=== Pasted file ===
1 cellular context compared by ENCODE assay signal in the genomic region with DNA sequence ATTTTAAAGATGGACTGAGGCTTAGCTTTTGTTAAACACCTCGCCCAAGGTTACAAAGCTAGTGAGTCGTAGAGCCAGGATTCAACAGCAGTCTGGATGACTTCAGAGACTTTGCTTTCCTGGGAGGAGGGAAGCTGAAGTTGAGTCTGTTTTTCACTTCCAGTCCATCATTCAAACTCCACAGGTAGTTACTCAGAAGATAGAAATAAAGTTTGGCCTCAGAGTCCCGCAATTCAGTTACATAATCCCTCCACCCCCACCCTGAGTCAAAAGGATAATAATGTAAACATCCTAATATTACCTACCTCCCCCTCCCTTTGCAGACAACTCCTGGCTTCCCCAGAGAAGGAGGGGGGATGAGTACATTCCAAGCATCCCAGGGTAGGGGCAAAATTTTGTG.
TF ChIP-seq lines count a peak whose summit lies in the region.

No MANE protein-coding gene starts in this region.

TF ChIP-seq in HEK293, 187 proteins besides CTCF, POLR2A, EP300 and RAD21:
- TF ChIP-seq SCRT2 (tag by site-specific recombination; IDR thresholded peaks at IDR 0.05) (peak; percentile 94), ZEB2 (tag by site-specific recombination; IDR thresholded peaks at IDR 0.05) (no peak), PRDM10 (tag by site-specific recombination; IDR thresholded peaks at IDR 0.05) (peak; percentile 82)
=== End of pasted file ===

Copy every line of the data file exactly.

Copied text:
1 cellular context compared by ENCODE assay signal in the genomic region with DNA sequence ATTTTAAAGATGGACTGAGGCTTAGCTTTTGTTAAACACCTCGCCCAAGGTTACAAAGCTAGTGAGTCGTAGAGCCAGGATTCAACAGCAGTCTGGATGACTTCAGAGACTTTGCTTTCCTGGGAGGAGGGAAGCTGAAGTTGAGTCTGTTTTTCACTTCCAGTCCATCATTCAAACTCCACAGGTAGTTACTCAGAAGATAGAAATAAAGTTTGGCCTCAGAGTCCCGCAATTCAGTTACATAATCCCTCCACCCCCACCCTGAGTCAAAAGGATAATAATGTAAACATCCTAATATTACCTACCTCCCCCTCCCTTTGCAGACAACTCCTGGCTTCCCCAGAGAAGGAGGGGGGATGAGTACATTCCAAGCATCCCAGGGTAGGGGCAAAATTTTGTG.
TF ChIP-seq lines count a peak whose summit lies in the region.

No MANE protein-coding gene starts in this region.

TF ChIP-seq in HEK293, 187 proteins besides CTCF, POLR2A, EP300 and RAD21:
- TF ChIP-seq SCRT2 (tag by site-specific recombination; IDR thresholded peaks at IDR 0.05) (peak; percentile 94), ZEB2 (tag by site-specific recombination; IDR thresholded peaks at IDR 0.05) (no peak), PRDM10 (tag by site-specific recombination; IDR thresholded peaks at IDR 0.05) (peak; percentile 82)